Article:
'Department of Health and Human services, Victoria, Australia'

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Coding of wound ooze in specific examples

Publication Date: March 2015

ICD 10 AM Edition: Eighth edition

Retired Date: 30/6/2020

Query Number: 2725

In reference to VICC query #2508 Wound ooze, the response that states 'wound observation/monitoring and dressing management are routine post-operative care... you would need documentation of care or management of the wound that is beyond routine care'.
Can you please provide some advice on whether or not wound ooze should be coded in the following examples:

1. Nursing notes 9/7 0610: POP L) leg – oozing on plaster marked.
Nursing notes 9/7 1440: L leg plaster insitu, has old ooze, elevated on pillow LMO notified on 7232 to review patient regarding old ooze and ?D/C.
Ortho Res 9/7 2130: “ATRP re slight ooze in plaster. S/B Registrar (ortho) patient okay for discharge.”

2. Nursing notes: Moderate ooze from graft site. Reinforced. No more ooze.

3. Nursing notes 9/12 1750: L) groin Dx – slightly oozing and marked. Small further oozing. Nil further oozing after 2nd time marking.
Nursing notes 10/12 0345: Dx to L) groin has old ooze – marked @ 2200.

4. Nursing notes: For change of dressing as wound is oozing.

Search Details:
VICC Query #2508 Wound Ooze


VICC referred this query to ACCD who provided the following advice published in the December 2014 Coding Rules:

Postoperative wound ooze may refer to:
- Serous exudate – drainage of a clear, thin, watery fluid from a surgical wound. This type of wound ooze is a normal and expected part of the healing process
- Haemoserous (serosanguinous) exudate – drainage of a thin, watery, pink coloured fluid composed of blood and serum. This type of wound ooze is also a normal and expected part of the healing process
- Sanguinous exudate or haemorrhage – indicates a trauma to blood vessels
- Purulent (pussy) exudate – a yellow, grey or green odiferous discharge – indicates infection.

While small amounts of serous or serosanguinous exudate from a postprocedural wound is considered normal, excessive or increasing discharge may indicate a postprocedural complication.

The ACCD agrees that wound observation/monitoring and dressing management are routine postprocedural care and that wound ooze should only be coded when there is documentation of care or management of the wound that is beyond routine care.

Evidence that wound ooze has met the criteria for code assignment in ACS 0002 Additional diagnoses includes:
- Consultation/treatment by a clinician, including a wound specialist or stoma therapist (if this is outside of routine wound management in your facility)
- Application of vacuum dressing or other dressing/device outside of the routine type of dressing material (for example, stoma bags may be used in place of conventional dressings where there is excessive discharge of exudate)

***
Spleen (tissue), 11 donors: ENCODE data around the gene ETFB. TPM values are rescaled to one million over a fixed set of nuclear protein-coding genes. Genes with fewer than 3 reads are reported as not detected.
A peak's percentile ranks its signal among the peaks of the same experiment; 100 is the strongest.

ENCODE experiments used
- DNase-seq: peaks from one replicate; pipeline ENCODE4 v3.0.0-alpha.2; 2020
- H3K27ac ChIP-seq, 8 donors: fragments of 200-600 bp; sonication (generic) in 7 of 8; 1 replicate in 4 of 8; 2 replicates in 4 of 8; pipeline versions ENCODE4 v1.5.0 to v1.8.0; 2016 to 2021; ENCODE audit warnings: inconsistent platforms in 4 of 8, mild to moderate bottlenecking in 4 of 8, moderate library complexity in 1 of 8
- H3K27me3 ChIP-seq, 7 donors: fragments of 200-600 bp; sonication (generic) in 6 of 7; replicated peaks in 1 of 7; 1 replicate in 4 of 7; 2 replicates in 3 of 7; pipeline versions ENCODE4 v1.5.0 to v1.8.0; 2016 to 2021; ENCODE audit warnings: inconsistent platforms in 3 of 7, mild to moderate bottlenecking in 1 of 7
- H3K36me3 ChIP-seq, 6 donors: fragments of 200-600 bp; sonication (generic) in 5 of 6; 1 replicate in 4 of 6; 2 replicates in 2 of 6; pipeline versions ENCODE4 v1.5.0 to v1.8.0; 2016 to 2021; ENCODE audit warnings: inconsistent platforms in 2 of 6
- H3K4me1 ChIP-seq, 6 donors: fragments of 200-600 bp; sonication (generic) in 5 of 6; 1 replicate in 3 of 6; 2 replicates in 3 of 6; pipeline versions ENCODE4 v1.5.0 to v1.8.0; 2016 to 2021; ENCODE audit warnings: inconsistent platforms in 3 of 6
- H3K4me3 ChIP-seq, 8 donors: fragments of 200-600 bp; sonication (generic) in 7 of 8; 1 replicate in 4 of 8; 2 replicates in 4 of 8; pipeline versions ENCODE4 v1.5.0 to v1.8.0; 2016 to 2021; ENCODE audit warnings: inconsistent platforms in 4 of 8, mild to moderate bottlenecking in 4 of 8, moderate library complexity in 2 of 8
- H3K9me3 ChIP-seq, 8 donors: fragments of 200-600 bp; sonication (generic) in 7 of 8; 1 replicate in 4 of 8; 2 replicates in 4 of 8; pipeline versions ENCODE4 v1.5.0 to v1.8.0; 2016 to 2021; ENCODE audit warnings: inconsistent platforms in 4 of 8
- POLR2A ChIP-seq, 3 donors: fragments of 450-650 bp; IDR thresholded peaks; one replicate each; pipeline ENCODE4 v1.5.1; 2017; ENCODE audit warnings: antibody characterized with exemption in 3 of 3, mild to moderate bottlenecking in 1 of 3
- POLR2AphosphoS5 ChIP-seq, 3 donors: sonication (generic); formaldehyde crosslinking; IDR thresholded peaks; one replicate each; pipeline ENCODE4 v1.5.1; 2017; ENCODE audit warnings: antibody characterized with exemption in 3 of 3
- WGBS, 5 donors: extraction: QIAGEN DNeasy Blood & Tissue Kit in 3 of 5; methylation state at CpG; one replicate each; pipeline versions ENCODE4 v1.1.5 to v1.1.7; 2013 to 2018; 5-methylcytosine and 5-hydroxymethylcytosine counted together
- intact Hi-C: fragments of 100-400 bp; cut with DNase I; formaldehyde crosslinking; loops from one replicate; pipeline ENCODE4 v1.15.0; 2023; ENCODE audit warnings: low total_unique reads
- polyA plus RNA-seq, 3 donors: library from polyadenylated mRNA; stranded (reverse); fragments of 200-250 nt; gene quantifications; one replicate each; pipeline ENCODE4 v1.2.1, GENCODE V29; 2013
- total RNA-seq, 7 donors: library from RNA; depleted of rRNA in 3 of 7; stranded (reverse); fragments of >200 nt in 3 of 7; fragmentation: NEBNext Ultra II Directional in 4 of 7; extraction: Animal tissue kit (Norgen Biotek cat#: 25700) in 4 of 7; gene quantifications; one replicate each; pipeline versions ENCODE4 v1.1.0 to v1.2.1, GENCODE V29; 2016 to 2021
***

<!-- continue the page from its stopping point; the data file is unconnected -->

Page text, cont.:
- Unexpected/unplanned return to theatre for wound exploration/insertion of a drain.

The above list should not be considered exhaustive and each case must be considered on its own merits. Where there is uncertainty as to whether wound ooze is in excess of the normal healing process or is indicative of haemorrhage or infection (and these terms are not documented), confirmation should be sought from the treating clinician.

When the above guidelines have been followed and criteria have been met, assign the following codes for wound ooze NOS:

T81.8 Other complications of procedures, not elsewhere classified
Y83-Y84 Surgical and other medical procedures as the cause of abnormal reaction of the patient, or of later complication, without mention of misadventure at the time of the procedure
Y92.22 (Place of occurrence) Health service area

Assign codes for postoperative haemorrhage or infection by following the guidelines in ACS 1904 Procedural complications. [end of ACCD response]

In addition to the ACCD response, VICC has developed the following additional instructions to clarify what constitutes routine care and beyond routine care. This advice must be followed for documentation of an intervention for wound ooze and is effective for separations on or after 1 April 2015.

1. Routine care – Wound ooze must not be coded for the following interventions:
- Dressings
- - scheduled changes of existing dressing e.g. third or fourth daily
- - non-scheduled changes of existing dressing
- - reinforcing of existing dressing
- - change of dressing from one type to another - see point 2 below for exclusion
- icing
- marking
- cleaning/cleansing
- wound swab
- elevation
- pressure

Note: The types of care detailed above cannot be queried with clinicians to gain advice that these are beyond routine care.

2. Beyond routine care – Wound ooze should only be coded when there is consultation with a clinician resulting in a change of patient management, for example:
- commencement of antibiotics
- delayed discharge
- debridement of wound
- theatre management
- change of dressing to negative pressure wound therapy (vacuum) or stoma bag

Wound ooze requiring consultation with a clinician resulting in any of the interventions in point 1 must not be coded.